Mr. Gaunt steepled his fingers under his chin. “Perhaps it isn’t even a book at all. Perhaps all the really special things I sell aren’t what they appear to be. Perhaps they are actually gray things with only one remarkable property—the ability to take shapes of those things which haunt the dreams of men and women.” He paused, then added thoughtfully: “Perhaps they are dreams themselves.”
–Stephen King, Needful Things
If your job is to sell people stuff, the path of least resistance goes something like this:
1) Sell cheeseburgers to fat people
2) Sell advice on giving up cheeseburgers to fat people
The point here isn’t to poke fun at fat people. The point is that “fat person” is an identity with a lot connotations attached to it. One might go so far as to call those connotations “baggage.”
Other identities with a lot of connotations attached to them include: “retiree,” “former executive,” “doctor,” and “little old lady who wants a good rate on her CDs.”
We’ve all got identities. We’ve all got baggage. We’ve all got cravings.
Salespeople know this.
I opened this with a quote from Stephen King’s novel. Needful Things. In the novel, Leland Gaunt sells trinkets. The trinkets take the form of something that matters to you. Whatever triggers your deepest desires and fears. And, of course, Leland Gaunt’s willing to give you a deal on that particular item. All he asks in return is a little favor…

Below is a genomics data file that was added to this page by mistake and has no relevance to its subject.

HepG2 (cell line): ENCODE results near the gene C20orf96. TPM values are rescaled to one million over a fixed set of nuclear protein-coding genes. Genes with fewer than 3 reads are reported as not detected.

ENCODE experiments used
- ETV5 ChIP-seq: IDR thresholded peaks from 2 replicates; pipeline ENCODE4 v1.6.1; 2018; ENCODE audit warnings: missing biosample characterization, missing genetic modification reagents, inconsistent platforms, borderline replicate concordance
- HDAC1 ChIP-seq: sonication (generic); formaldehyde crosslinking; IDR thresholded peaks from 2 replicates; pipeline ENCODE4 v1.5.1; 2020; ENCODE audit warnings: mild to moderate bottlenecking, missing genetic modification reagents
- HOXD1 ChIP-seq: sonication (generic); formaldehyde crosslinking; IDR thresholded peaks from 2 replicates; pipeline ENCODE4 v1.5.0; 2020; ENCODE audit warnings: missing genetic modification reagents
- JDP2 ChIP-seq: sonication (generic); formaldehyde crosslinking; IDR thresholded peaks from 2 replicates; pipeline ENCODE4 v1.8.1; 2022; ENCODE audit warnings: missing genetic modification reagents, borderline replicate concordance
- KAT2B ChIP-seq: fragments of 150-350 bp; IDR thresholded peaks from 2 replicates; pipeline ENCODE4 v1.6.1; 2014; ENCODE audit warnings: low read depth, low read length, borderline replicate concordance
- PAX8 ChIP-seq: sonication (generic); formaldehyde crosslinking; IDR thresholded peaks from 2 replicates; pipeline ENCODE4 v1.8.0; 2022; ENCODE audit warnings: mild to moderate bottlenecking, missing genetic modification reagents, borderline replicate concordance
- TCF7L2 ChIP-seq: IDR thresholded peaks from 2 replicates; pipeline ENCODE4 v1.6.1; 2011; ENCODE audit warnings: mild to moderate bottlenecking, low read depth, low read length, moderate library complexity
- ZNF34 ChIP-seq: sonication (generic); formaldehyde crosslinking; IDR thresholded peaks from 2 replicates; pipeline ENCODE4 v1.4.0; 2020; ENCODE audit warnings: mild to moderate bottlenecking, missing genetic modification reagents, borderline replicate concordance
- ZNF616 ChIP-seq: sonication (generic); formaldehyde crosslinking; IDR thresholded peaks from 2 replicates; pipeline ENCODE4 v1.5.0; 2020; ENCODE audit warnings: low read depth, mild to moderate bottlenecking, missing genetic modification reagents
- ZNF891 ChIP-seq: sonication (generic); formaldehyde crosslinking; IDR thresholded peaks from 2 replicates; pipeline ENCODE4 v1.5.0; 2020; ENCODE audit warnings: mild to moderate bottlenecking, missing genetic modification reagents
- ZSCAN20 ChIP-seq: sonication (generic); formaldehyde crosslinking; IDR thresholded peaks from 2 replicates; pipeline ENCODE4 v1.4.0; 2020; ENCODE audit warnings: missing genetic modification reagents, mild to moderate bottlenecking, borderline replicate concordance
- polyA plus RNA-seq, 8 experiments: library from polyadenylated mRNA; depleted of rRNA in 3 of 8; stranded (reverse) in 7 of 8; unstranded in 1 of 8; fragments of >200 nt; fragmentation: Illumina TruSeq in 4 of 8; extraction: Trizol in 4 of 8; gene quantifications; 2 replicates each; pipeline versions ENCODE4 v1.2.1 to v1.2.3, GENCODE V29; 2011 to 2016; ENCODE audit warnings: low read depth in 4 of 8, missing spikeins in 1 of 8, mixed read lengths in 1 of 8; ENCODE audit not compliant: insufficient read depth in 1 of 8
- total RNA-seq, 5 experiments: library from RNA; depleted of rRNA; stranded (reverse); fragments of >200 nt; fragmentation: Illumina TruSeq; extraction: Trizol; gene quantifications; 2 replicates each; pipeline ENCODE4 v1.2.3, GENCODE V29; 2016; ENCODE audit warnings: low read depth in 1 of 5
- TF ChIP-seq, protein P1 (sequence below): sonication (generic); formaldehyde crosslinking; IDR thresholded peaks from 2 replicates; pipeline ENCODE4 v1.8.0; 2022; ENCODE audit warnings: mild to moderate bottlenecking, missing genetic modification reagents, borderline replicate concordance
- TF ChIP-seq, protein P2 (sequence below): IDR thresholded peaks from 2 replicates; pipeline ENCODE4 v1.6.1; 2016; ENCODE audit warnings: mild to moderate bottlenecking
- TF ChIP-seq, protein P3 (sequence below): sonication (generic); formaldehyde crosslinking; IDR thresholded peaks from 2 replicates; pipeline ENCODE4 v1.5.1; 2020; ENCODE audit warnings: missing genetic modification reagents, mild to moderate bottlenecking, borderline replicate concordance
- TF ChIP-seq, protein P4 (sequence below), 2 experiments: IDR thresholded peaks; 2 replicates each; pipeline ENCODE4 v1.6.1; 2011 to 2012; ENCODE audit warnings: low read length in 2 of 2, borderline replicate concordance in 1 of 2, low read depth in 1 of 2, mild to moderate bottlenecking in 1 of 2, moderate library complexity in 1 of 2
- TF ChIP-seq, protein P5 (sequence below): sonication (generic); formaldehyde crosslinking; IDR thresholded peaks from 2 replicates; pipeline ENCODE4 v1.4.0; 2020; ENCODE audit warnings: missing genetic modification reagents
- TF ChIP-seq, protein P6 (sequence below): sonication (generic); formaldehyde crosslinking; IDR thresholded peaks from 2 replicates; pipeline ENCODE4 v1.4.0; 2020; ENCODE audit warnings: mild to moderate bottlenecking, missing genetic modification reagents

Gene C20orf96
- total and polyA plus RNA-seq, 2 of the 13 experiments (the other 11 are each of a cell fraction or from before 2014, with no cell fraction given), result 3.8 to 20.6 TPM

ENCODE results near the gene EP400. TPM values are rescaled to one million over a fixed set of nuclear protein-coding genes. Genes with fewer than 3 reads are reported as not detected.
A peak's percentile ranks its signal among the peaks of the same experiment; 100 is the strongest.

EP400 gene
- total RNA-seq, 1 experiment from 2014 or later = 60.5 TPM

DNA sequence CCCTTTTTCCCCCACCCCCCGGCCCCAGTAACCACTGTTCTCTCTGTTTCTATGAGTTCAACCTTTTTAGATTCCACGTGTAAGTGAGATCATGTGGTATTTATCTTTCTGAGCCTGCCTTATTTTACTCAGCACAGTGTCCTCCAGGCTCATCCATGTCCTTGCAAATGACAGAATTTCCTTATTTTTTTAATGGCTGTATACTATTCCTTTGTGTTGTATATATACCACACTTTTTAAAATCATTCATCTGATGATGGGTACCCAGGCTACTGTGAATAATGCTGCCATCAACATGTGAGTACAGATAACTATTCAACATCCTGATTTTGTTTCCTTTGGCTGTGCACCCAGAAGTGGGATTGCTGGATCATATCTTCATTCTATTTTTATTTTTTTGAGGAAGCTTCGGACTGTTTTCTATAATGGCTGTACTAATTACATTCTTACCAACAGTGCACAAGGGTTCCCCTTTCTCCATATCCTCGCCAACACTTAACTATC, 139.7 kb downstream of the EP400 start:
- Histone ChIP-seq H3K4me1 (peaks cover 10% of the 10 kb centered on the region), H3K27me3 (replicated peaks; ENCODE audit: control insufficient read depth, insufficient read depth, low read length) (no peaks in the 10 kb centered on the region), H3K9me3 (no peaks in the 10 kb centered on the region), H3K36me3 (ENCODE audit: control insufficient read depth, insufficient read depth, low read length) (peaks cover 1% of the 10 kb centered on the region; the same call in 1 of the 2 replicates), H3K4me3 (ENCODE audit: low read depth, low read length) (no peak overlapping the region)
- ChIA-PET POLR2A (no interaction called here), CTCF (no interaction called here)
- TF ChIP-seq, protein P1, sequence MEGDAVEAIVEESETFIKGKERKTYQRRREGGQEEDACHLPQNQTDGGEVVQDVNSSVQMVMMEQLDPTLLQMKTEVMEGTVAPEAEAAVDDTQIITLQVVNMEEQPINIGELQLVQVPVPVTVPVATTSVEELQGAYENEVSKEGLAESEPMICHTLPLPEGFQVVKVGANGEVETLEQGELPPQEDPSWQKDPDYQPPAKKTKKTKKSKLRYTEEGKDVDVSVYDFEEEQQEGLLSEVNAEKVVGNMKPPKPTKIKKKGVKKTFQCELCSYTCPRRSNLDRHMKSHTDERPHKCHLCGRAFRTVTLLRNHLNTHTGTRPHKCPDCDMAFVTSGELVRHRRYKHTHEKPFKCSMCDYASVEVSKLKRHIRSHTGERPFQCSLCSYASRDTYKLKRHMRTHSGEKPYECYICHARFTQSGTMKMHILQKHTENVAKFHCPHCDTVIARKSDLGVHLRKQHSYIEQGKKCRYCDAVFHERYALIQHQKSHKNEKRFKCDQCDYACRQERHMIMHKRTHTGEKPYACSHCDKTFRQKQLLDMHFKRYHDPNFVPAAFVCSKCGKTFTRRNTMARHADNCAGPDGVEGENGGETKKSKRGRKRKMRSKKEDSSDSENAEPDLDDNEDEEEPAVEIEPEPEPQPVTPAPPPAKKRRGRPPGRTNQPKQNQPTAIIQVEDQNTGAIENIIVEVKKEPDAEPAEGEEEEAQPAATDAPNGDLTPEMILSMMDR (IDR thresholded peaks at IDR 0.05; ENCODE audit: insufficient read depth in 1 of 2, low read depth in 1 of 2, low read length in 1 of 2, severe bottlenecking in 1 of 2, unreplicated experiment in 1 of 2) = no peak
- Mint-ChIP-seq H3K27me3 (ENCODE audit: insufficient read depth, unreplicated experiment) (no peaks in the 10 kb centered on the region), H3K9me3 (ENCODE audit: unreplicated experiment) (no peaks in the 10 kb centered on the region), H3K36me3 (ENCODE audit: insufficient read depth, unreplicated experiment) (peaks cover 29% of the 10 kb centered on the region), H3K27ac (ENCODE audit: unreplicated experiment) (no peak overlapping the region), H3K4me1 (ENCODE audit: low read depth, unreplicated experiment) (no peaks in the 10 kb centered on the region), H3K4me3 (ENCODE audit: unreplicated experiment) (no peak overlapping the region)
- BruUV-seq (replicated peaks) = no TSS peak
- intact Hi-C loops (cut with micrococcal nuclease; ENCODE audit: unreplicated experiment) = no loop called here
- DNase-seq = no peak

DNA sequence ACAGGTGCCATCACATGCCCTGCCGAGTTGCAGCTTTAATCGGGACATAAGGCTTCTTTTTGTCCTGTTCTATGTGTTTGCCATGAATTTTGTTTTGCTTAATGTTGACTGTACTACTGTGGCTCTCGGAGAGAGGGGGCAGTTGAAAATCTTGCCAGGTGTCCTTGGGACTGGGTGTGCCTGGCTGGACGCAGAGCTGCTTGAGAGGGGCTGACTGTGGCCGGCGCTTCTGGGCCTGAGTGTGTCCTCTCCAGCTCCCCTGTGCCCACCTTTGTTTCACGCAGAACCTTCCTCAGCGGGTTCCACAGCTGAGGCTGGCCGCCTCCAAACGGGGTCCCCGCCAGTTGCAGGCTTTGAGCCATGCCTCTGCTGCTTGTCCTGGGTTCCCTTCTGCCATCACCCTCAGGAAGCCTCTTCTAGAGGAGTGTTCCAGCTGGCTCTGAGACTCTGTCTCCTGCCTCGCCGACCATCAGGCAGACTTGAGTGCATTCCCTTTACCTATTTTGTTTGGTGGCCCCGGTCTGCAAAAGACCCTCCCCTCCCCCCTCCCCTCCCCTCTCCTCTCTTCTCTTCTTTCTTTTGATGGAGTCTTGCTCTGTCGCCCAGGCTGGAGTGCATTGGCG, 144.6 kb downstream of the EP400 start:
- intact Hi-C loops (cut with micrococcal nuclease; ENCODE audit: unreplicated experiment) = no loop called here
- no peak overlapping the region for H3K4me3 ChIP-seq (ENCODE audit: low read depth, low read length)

You go into Leland Gaunt’s shop thinking you’ll shell out some cash for a trinket. A rare baseball card. A lampshade. A religious relic. But the true cost is your soul.
Investment products, too, are things that matter. They trigger powerful emotions. You come to associate them with your aspirations, hopes and dreams.
People who sell financial products know this. People who sell deals know this.
“Oh, so you’re a Little Old Lady Worried About The Market? We’ve got an equity indexed annuity for you.”
“Sophisticated allocator? I see private equity co-invests have caught your eye.”
“Tech entrepreneur? Have you ever looked at crossover biotech funds?”
The Leland Gaunts of the investment world traffic in symbols and memes:
I hate to break it to you purists, but most investments aren’t sold on the basis of future expected cash flows. Most deals are sold as little gray things that will satisfy whatever cravings you’ve got as a retiree or endowment CIO or little old lady looking for the best rate on a CD. Whatever matters to you, there’s a broker out there who will sell it to you.
And you’ll probably get a deal.
(major h/t to Epsilon Theory for inspiring this post)